The 2008 USA Basketball Men’s U18 National Team (4-1) never stopped trying to fight back from an early deficit, but in the end fell to host Argentina (5-0) 77-64 on Friday night at the 2008 FIBA Americas Under 18 Championship in Formosa, Argentina. Kemba Walker, who will suit up for the University of Connecticut in the fall, led all scorers with 21 points and was named the tournament MVP.
Alabama basketball signee JaMychal Green of St. Jude High School in Montgomery had his second consecutive double-double with 10 points and a game-best 14 rebounds.
Also scoring in double digits were Malcolm Lee (John W. North H.S. / Riverside, Calif.) with 13 points, and Travis Releford (Bishop Miege H.S. / Shawnee Mission, Kan.) with 12.
The U.S. now stands at 33-2 in FIBA Americas U18 Championship play and has won four gold medals, one silver and one bronze medal in six competitions.
Canada (3-2) took the bronze medal with an 83-68 win over Puerto Rico (2-3), Venezuela (3-2) finished fifth after defeating Uruguay (2-3) 74-63, while Mexico (1-4) came in seventh after notching its first win, a 72-71 overtime victory over Bahamas (0-5).
“I’m very proud about how we fought the entire game,” said USA and Davidson College head coach Bob McKillop. “Even the energy, the fight that we had up until the last buzzer made me very proud. Every one of our guys has gotten better from this experience. It’s a totally different environment than they’ve ever been in before. We’ve been together 18 days, had a travel experience that will be unforgettable, memories of playing in a championship game for a gold medal in a very hostile environment will be something they can build their college futures upon and hopefully their futures with USA Basketball. To come here and play as hard as we did for these five games leaves me very impressed with these young men.”
Playing in front of a standing room only crowd that was filled well beyond the arena’s capacity of 5,000, Argentina fed off of the fans from the opening tip and ran out to a 20-11 lead with 3:15 left in the first quarter. In a game of runs, each time the United States pulled close the South Americans responded right back and by the end of the first quarter the hosts were up 26-18.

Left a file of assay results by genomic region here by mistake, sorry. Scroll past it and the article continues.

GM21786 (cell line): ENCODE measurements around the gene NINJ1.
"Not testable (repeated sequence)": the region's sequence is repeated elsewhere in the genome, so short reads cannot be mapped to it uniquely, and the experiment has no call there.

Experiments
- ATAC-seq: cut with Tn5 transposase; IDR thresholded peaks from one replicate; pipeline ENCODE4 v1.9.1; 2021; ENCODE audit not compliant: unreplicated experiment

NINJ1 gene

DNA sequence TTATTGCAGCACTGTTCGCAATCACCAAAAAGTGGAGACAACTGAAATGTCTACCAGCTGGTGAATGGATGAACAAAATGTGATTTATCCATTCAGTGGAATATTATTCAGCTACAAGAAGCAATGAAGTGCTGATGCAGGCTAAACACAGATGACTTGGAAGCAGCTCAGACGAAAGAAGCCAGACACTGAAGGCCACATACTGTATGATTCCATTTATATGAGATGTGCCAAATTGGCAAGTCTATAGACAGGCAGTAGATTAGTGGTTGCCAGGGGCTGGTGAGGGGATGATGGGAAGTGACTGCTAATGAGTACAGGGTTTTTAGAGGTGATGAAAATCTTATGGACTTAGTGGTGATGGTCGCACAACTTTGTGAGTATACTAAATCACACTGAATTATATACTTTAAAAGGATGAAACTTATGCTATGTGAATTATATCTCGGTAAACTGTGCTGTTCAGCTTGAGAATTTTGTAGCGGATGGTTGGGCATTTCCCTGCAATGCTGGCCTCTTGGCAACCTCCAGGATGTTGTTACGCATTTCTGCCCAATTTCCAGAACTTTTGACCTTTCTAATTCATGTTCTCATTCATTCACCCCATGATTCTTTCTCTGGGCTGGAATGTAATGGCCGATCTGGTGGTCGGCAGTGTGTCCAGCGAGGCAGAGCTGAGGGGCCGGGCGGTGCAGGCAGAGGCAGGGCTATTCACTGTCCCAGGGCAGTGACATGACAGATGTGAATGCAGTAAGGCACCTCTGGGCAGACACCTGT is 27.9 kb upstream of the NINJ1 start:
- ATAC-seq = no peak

The second quarter was a defensive clinic by both teams as the U.S. outscored Argentina 10-9 and trailed 35-28 at the halftime buzzer.
The U.S. came out in the second half and chipped away at the gap, pulling to 39-34 at 7:19. Argentina hit a three and Lee followed with a layup and at 6:13 the score stood at 42-36. However, that was as close as the USA would come as Argentina reeled off 11 consecutive points to go up 53-36. Each time the USA attempted to stab back, Argentina would come up with a miracle play, including a 75-foot heave at the buzzer to close the third period up 59-43.
"There had to be at least six shots that I have no idea how they went in,” said McKillop. “They flat out made them, at the end of the third quarter, that 75-foot 3-pointer, the whirling dervish layups that went in off the glass. Every time we tried to make a run they answered with some kind of play, some kind of basket that knocked us back on our heels. That’s a credit to them. They’re a very talented team, they play very tough and they were deserving champions today.”
Never giving up, the North Americans battled play in and play out, but the deficit was too much to overcome and in the end the USA was awarded the silver medal.
“I think we did a pretty good job,” said Walker. “We made it to the championship, we played as a team throughout the whole tournament. To be together 18 days, I think we did an excellent job. That team’s been together for two years and they outplayed us. But we’re going to come back next year and try to get it done.”
The U.S., which had trouble hitting the basket, was contested on nearly every single shot of the night and finished the game shooting 35.9 percent (23-64 FGs) from the field.
Virginia Commonwealth University head coach Anthony Grant and Georgetown University head coach John Thompson III are serving as assistant coaches.